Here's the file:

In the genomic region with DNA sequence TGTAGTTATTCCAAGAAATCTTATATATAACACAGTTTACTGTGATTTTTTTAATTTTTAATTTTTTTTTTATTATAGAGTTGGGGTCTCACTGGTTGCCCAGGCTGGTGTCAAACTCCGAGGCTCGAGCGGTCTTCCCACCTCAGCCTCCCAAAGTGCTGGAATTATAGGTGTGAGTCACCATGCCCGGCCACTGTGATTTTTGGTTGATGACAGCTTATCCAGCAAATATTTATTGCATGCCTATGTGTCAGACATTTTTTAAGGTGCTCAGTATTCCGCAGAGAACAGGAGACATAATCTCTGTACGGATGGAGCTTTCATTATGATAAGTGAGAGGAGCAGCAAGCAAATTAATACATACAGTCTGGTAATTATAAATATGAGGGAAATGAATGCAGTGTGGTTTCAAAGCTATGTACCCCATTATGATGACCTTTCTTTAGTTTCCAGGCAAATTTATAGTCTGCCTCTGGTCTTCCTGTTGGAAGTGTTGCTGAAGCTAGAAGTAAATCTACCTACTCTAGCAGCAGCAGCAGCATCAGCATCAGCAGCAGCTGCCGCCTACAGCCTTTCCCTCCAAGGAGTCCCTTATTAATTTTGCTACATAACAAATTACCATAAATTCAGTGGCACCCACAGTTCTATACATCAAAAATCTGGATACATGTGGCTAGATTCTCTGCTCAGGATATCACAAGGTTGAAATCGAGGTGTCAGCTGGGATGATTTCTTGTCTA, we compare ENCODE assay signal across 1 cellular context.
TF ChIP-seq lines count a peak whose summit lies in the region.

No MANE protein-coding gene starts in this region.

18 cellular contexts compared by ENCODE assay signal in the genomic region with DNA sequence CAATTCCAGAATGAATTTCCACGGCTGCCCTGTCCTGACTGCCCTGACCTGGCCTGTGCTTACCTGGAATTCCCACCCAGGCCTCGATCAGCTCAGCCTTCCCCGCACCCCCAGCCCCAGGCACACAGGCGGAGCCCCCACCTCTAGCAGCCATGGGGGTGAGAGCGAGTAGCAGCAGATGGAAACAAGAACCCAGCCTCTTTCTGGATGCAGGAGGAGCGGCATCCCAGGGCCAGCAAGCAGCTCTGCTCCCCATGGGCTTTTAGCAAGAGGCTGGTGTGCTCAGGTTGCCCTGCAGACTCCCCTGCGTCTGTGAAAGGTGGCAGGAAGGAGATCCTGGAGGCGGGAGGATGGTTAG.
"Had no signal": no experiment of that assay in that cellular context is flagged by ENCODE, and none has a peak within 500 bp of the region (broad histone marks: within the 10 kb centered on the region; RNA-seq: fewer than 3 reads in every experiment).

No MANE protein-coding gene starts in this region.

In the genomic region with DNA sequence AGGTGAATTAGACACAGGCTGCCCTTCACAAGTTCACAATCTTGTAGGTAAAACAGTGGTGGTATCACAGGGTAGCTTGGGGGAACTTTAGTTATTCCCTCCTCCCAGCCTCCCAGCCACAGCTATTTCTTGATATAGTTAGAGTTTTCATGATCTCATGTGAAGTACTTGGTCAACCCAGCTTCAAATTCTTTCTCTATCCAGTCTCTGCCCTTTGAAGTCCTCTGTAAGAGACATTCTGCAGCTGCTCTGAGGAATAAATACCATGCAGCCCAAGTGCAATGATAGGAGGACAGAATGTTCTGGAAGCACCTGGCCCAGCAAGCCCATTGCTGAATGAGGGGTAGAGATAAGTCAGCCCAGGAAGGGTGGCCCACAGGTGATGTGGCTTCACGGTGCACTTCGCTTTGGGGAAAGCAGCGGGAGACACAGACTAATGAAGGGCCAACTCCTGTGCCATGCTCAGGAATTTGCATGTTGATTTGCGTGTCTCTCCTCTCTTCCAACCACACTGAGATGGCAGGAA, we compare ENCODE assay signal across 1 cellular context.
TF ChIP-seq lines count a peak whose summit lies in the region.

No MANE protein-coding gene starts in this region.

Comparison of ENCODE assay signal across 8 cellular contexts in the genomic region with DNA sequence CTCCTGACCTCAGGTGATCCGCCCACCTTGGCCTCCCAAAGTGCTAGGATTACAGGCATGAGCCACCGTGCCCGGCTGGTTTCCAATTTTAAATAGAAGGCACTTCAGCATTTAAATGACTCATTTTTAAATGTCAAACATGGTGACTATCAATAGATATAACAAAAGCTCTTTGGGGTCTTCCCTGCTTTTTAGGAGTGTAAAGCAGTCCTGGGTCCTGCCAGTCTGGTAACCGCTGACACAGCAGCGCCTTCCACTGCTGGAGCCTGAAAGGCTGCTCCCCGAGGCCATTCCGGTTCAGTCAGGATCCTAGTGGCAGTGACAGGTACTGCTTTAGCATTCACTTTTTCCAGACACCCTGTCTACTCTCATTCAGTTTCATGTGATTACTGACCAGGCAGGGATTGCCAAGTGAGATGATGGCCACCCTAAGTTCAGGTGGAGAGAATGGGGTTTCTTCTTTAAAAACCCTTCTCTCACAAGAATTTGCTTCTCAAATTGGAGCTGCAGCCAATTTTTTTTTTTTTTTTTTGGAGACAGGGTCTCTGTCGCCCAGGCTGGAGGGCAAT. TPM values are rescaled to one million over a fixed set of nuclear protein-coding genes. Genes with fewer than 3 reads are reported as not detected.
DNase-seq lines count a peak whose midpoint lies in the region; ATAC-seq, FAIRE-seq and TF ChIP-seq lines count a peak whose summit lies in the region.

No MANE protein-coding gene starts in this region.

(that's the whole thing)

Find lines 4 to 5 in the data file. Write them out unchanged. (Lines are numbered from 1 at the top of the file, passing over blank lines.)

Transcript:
18 cellular contexts compared by ENCODE assay signal in the genomic region with DNA sequence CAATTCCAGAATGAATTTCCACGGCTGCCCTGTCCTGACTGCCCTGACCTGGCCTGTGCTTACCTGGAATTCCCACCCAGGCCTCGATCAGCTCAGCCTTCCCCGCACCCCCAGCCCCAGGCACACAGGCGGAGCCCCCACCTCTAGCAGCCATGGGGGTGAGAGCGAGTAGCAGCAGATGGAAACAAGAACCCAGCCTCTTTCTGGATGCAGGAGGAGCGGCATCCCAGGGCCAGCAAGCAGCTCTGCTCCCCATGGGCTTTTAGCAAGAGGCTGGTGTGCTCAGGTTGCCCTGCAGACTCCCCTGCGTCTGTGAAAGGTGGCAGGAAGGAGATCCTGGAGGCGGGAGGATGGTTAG.
"Had no signal": no experiment of that assay in that cellular context is flagged by ENCODE, and none has a peak within 500 bp of the region (broad histone marks: within the 10 kb centered on the region; RNA-seq: fewer than 3 reads in every experiment).